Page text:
Mr. HAMILTON. Your idea is that after the Navy Department ceases to operate these systems the service of the commercial companies is so limited and perhaps inadequate that it will be advisable and practically necessary to continue the supplemental service, as you call it, of the Government?
Capt. BRYANT. Yes, sir.
The CHAIRMAN. I will submit Capt. Bullard's statement to me to be printed in the record in connection with the testimony of Capt. Bryant. (The statement of Capt. Bullard follows:)
Washington, June 12, 1919. Memorandum for Hon. J. J. Esch, M. C..
Chairman of Committee on Interstate and Foreign Commerce: My attention has recently been directed to H. R. bill 4378, entitled "A bill to further amend an act entitled 'An act to regulate commerce,' approved February 4, 1887, as amended, and for other purposes.” My interest in this bill rests in the fact that I am Director Naval Communications, and as such in charge of all communications of the Navy Department; and I am preparing this memorandum with the approval and at the suggestion of the Secretary of the Navy, as well as the suggestion of yourself.
To my mind the language of the bill is not clear as to its intent in the proviso contained in the last five lines of page 2 and succeeding five lines, top of
page 3. Does this provision exempt the transmission of intelligence between a fixed point in the United States and a fixed point in a foreign country? It would seem to be desirable that the provisions of the act should not apply to transmission of this character, except for the question of rates to and from the shore stations, but rather this should be controlled by international agreements. The regulations regarding the transmission of intelligence by means of wireless telegraphy are provided for by certain international conventions to which the United States a signatory party, and the one at present in force is the socalled London convention of 1912. This convention on account, presumably, of the youth of the art, distinctly reserved the regulation of transmission of intelligence by wireless between fixed points to the high contracting parties, having in mind, of course, fixed points in different countries, and naturally claiming no jurisdiction concerning wireless between fixed points in the same country, which must, of necessity, be a national rather than international affair.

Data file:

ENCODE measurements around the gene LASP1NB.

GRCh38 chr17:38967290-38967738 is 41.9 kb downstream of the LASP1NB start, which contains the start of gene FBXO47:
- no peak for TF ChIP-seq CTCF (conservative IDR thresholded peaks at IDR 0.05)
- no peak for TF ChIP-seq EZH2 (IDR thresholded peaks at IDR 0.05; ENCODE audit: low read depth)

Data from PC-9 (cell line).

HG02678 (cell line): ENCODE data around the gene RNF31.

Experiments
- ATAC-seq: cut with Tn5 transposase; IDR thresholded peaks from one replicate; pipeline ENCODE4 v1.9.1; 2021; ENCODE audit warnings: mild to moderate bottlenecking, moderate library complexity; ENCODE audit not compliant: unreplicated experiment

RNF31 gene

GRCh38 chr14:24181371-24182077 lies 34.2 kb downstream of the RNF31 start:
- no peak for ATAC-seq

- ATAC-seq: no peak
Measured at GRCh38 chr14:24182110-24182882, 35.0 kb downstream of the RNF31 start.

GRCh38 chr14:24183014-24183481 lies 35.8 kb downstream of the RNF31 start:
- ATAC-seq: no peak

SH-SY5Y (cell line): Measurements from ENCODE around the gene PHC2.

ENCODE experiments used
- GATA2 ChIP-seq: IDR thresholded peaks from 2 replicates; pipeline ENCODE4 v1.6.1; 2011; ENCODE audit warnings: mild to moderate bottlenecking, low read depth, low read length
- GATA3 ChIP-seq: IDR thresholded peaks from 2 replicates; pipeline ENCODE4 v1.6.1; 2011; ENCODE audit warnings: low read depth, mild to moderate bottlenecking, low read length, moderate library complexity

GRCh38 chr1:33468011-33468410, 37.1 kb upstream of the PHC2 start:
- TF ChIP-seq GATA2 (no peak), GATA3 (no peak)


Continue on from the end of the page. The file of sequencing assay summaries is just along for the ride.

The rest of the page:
Further, I can find nothing in the bill which exempts the regulation of wireless transmission which involves the fixed land stations along the coast, now practically all controlled by the Navy Department, and ships at sea whether of our own or other nationalities. This question is entirely covered by the regulations of the present international treaty, and it is a question as to how far local laws would interfere with the operation of international laws. In the London convention the United States delegation entered a reservation which abstained from all action with regard to rates. The question of rates involving this class of transmission—that is, between ship and shore-has never been questioned, being based on the maximum rate provided, though never equalling it. Thus believing it is not wise to bring this class of transmission under the regulations of the Interstate Commerce Commission, except for the question of land line rates to or from the shore station, as it is already well regulated internationally, I would suggest that a further proviso be added : “ The provisions of this act shall not apply to the transmission of intelligence by wireless between coastal stations and ships at sea, except in the matter of land-line rates."